STS-133: Discovery undocks for the final time, Late Inspections complete

by Chris Bergin

In an emotional farewell, Discovery has undocked and departed from the International Space Station (ISS) for the final time in her career. The undocking occurred at 6:00am Central Time, ahead of a stunning flyaround of the orbital outpost. As the two vehicles grow the distance between each other, the STS-133 crew completed Late Inspections on Discovery’s heatshield, in preparation for Wednesday’s landing.

STS-133 Departure:

Discovery’s crew – who had closed the hatches between the Shuttle and Station on Sunday – woke up to a specially recorded version of the original Star Trek theme, which had been re-voiced by actor William Shatner in tribute of Discovery, after gaining the second amount of votes in an online wake up song contest.

“Space, the final frontier. These have been the voyages of the Space Shuttle Discovery,” narrated Shatner – well known for his role as Captain Kirk in the sci-fi show. “Her 30-year mission: To seek out new science. To build new outposts. To bring nations together on the final frontier. To boldly go, and do, what no spacecraft has done before.”

In preparation for undocking, the ISS’ Solar Alpha Rotary Joints (SARJ) were locked, and the four giant arrays were feathered, so as to protect the arrays from plume impingement as Discovery pulses her Reaction Control System (RCS) jets to move gently away from the orbital outpost.

The arrays on both the European ATV-2 (Automated Transfer Vehicle) and those on the Russian segment, were also feathered for the same reason.

In providing the required approval for the undocking, the Mission Management Team (MMT) met to discuss any hardware issues with the veteran orbiter – of which there are none.

“The MMT met briefly today to review the orbiter systems and mission progress. Discovery continues to perform flawlessly and the teams are working no issues. The MMT gave an unanimous go for Undocking,” noted the managerial meeting.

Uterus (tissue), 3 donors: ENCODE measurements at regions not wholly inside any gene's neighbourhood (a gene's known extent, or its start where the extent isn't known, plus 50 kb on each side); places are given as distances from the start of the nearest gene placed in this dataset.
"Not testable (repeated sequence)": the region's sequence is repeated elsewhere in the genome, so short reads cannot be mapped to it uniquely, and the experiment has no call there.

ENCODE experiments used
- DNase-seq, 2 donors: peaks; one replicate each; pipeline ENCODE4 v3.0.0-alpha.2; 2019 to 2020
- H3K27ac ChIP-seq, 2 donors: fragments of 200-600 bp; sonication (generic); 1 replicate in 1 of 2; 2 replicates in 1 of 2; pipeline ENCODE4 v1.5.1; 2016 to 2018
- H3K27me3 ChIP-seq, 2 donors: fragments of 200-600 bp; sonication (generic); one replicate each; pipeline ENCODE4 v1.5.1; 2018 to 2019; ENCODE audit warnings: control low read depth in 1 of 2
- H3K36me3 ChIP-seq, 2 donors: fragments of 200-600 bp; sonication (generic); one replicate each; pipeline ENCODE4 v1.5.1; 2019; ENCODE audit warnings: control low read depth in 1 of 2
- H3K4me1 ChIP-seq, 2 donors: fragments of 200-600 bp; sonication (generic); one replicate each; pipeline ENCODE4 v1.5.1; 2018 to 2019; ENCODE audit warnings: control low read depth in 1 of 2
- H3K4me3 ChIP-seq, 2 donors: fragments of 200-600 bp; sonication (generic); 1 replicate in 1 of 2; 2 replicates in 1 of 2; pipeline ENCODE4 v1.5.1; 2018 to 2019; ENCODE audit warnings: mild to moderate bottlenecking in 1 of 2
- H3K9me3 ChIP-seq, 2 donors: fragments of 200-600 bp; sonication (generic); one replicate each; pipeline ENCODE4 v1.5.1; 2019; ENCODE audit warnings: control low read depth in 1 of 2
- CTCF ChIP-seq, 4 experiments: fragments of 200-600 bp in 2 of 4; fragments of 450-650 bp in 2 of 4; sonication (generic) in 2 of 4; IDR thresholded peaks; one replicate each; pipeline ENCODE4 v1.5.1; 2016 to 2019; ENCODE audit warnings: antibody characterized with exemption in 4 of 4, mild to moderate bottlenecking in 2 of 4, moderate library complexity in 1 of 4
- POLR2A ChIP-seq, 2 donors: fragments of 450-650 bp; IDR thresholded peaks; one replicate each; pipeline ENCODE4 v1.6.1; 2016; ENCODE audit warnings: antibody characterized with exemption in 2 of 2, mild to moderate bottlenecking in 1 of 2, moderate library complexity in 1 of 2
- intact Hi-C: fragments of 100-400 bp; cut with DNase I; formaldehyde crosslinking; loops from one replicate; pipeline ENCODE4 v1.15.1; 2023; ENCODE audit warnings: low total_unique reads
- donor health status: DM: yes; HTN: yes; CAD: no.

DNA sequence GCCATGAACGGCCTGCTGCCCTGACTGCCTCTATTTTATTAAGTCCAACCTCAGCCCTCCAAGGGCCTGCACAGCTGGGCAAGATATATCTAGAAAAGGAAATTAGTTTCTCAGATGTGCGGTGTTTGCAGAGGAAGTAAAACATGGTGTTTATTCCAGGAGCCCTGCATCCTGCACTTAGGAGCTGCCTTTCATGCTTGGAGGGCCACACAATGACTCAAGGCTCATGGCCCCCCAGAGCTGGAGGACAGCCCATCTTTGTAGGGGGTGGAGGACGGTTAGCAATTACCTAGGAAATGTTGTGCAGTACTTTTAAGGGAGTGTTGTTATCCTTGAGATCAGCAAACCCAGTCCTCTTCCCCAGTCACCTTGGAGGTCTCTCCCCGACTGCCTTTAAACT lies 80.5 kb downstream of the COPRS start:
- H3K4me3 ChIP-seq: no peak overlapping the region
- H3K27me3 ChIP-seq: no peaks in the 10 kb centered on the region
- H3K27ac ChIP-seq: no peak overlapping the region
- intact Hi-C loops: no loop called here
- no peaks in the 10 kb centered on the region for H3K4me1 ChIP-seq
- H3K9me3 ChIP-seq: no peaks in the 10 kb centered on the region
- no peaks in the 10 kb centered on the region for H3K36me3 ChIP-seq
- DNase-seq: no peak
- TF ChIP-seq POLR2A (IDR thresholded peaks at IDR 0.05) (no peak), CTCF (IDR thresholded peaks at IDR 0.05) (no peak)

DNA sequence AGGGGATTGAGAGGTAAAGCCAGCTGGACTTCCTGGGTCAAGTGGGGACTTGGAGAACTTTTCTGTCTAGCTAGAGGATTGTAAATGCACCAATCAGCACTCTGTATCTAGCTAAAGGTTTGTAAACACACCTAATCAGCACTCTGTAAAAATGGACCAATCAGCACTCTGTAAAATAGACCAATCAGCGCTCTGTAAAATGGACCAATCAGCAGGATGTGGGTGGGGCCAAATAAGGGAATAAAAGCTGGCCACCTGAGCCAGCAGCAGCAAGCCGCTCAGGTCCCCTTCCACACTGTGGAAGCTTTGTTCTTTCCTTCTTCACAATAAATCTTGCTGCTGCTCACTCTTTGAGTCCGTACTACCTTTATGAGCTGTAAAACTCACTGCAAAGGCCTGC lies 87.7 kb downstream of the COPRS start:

“The MMT was thankful for a superb docked mission. The teams went above and beyond expectations. This is a testament of the outstanding teamwork both up on the ISS/Shuttle complex and the ground. Enjoy the view of the Flyaround!,” added notes in the FD12 Executive Summary.

Led by STS-133 Flight Director Bryan Lunney, Discovery and her crew performed the complex undocking and seperation profile without issue.

“Separation profile designed to minimize plume impingement and propellant usage. Initial separation sequence combines attitude control firings and +Z burns to achieve opening rate,” outlined a STS-133 flight profile presentation (L2).

“ALT DAP (Digital Autopilot) mode with 0.08 sec. on time limit and variable 10 sec. delay required for attitude control. DAP B and 10 sec. intervals required for +Z translations inside 75 ft. Timing and burn size constraints imposed to protect solar arrays of the Russian docked vehicles.

“Prior to 50 ft., single -X jet configuration continues to be used to avoid requiring a new Loads jet-firing  database. 8 degree corridor separation along the +Vbar. Inside 150 ft., ±Y pulses restricted to DAP B. LOWZ between the ranges of 75 ft. and 1000 ft.

“If prop available, a 1 lap Twice Orbital Rate Separation/Flyaround (TORS/TORF) performed for photographic  survey of ISS. Flyaround required to be outside 600 ft. range for plume loads. After TORF, perform Vbar separation sequence.”

As noted, Discovery carried out a full flyaround of the ISS she helped build over the latter years of her 39 mission career, providing an amazing view of a station, which is host to number docked vehicles, such as ATV-2, the Japanese HTV-2, and several Russian vehicles.

There had been some hope for a unique view of the Station with Discovery docked, that was to be provided by a Russian Soyuz “Flyabout” during the docked mission. However, despite what is understood to be split opinion between Russian managers (RSC Energia and Roscosmos), the decision was to opt against the historic event due to the risk of using what is effectively a test flight of an upgraded Soyuz.